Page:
Connecting with the audience

How to Make a Long Presentation Interesting

how to make a long presentation interestingMy experience as both an audience member and presenter tells me that the longer a presentation is, the more chance there is of the audience feeling boredom and apathy. And I doubt I’m the only one to have this groundbreaking insight.

It could be that presenters get less interesting the more they talk, or meeting rooms and conference halls have magnet type devices hidden in the floor, which gradually suck the energy and brain power from you as you sit above them. Or perhaps, less interestingly, we’re simply not good at sitting still for long periods of time.

 

It might at first seem that there’s not a lot you can do about this as a presenter. There’s certain information you have to share, and you can’t help it if it takes a long time to get through it all.

Some presenters, especially in business, are happy to let their audience wallow in boredom if that’s what it takes to get the job done. They think it doesn’t matter how the audience feels, as long as they hear the information being shared. In fact, boredom is a toxic antidote to effective presentations. If your audience are bored then they’re not really listening. You might as well shut up.

Here are three steps to help you to make a long presentation interesting. If you’re talking for more than an hour, you’ll need to try to incorporate all three techniques – as well as making sure the actual content of your presentation is interesting!

How to Make a Long Presentation Interesting: Step 1

Mix it up. Ask people to pay attention to the same thing for too long, and they will get bored. But ask them to switch their attention to different types of thing, and their interest will hold. Don’t just talk for your entire time on stage – show videos, come up with activities, encourage discussions, and do anything else you can to add variety.

There are big and small ways to add variety to your presentation – here’s a few ideas in ascending order of impact:

  • Vary the tone of your voice.
  • Show different things on screen – images, graphs, text, etc.
  • Introduce a prop.
  • Show a video.
  • Get the audience to move or do something.
  • Show some role playing.

How to Make a Long Presentation Interesting: Step 2

Break regularly. Our attention span isn’t infinite – no matter how much we try to make it so. In fact, most of us can only concentrate fully on something for around 30 minutes before needing a break. Allowing your audience time to relax and refresh their concentration will provide them with the capacity to listen more intently in the long-run.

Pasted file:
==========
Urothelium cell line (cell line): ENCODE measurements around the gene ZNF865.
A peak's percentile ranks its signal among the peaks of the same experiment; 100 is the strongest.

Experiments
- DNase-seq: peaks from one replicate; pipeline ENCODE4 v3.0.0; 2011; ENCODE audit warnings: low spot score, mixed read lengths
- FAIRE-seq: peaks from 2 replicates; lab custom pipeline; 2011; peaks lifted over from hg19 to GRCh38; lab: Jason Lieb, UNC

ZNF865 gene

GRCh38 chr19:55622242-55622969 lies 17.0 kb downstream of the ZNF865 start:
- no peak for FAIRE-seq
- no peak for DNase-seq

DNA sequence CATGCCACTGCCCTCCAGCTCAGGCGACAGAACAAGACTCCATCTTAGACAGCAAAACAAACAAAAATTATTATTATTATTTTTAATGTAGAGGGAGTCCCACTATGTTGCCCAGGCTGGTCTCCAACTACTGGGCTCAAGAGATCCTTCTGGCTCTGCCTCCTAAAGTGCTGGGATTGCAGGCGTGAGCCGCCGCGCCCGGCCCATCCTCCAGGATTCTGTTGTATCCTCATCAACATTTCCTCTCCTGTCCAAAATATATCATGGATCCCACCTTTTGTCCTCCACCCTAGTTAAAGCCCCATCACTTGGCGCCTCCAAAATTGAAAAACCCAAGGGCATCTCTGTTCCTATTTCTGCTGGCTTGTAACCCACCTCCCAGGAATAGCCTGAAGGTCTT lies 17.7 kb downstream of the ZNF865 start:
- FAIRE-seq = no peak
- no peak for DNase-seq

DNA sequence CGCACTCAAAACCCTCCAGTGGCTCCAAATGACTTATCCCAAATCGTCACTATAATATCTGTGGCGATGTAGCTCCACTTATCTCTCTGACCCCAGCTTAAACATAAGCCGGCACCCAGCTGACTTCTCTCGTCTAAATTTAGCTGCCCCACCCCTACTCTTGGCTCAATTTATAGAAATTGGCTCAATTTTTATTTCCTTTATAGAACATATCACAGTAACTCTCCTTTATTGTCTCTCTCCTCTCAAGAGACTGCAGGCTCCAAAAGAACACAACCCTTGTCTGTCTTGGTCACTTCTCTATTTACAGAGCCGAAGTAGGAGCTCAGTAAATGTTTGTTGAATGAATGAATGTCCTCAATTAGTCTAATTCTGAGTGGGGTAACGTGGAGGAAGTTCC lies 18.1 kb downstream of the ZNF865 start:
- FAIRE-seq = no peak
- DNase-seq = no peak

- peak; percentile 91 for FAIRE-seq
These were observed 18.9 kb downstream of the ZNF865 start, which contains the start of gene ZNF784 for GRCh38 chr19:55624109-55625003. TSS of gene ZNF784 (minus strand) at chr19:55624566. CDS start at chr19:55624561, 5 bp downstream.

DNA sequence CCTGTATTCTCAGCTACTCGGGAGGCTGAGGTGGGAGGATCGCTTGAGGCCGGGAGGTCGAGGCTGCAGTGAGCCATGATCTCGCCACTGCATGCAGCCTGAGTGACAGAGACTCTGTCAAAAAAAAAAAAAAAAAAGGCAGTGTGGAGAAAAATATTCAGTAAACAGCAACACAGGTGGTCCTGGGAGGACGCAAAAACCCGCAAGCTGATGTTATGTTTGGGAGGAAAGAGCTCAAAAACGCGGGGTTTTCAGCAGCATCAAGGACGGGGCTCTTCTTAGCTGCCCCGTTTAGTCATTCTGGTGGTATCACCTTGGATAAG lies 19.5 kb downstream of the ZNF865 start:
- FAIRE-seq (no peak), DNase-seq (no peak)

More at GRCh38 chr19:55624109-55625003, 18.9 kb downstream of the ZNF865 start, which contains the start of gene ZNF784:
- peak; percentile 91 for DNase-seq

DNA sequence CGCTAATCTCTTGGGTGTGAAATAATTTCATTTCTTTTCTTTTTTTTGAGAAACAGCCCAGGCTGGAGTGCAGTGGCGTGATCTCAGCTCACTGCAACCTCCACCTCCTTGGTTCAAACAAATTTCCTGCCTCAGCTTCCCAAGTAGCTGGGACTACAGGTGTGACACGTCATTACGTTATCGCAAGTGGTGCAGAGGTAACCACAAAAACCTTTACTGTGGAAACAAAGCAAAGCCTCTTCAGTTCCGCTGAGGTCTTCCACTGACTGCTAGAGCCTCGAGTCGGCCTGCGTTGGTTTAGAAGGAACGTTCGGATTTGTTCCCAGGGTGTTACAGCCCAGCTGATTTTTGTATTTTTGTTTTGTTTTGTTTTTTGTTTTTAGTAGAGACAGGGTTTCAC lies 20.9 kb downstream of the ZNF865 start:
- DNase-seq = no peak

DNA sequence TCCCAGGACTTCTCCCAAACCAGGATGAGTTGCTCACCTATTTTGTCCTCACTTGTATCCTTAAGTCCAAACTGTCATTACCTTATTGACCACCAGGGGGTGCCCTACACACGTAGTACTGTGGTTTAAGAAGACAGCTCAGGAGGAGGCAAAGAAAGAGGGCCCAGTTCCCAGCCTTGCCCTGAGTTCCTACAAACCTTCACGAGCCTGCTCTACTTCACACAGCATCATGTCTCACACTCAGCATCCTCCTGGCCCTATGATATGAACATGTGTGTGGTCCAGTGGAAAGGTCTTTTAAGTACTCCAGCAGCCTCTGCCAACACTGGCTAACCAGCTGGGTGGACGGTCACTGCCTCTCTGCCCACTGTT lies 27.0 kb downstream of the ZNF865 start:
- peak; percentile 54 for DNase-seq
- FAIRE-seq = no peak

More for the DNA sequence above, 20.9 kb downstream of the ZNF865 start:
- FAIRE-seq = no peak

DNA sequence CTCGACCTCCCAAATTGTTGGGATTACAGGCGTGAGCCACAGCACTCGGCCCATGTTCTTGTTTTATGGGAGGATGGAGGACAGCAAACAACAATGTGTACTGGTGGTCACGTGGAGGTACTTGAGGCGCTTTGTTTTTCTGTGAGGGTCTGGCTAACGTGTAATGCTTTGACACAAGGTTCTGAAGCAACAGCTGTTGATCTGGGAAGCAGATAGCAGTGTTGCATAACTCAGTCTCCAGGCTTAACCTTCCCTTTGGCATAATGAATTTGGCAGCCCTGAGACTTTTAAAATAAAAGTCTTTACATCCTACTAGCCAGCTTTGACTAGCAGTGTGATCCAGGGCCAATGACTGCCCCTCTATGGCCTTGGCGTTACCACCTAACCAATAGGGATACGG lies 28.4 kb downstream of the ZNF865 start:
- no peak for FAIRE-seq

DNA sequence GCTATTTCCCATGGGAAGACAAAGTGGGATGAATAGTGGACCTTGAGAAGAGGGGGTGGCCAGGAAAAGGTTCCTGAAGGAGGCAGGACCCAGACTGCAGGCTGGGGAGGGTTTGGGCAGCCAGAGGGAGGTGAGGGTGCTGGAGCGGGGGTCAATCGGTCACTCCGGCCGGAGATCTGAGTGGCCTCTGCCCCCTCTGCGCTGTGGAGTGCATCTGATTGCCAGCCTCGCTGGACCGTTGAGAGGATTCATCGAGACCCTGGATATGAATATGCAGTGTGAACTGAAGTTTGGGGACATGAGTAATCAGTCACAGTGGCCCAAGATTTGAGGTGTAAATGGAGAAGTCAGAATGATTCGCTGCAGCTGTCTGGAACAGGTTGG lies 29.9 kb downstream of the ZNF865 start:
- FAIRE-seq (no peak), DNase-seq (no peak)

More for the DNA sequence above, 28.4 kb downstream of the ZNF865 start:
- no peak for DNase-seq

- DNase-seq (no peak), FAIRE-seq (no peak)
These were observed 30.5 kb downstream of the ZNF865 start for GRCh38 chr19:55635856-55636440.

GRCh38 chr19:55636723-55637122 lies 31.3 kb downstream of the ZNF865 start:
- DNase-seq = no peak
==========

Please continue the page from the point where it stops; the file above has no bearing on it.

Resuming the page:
You don’t have to release everybody for 15 minutes every time – even a short break will help people to concentrate more. If you’re worried about wasting time, take a short break and ask people not to leave their seats – just a minute or two of silence will be useful.

How to Make a Long Presentation Interesting: Step 3

Get the audience involved. If a person feels involved in something, they’re more interested in the thing and it’s results. That’s why the most effective presentations are interactive. Many presentations achieve their aims more successfully when they involve the audience. And for the people watching, getting involved can remove boredom and make the experience interesting and memorable.

Here are some techniques for getting the audience involved – from small to big:

  • Ask a question (and really listen to answers).
  • Prompt a discussion.
  • Split off into groups to discuss, debate, or answer questions.
  • Brainstorm.
  • Get volunteers up to take part in role-playing, experiments, etc.
  • Set a challenge to be completed individually or in groups (competition really gets people interested).

Long presentations – even those split over multiple days, can be interesting if they have enough variety and involvement. But this advice can only take you so far – the only way you’ll truly retain your audience’s interest is if they are interested in your topic.

Jim Harvey

Jim Harvey

Managing Director at The Message Business
Jim is the MD of The Message Business, a company which helps FTSE 100 companies to sell themselves, and their products better. Speech writer, Prezi trainer and designer, coach and consultant, Jim also finds time to be a proud father and husband.
Jim Harvey
Click to comment

Leave a Reply

Your email address will not be published. Required fields are marked *

*

To Top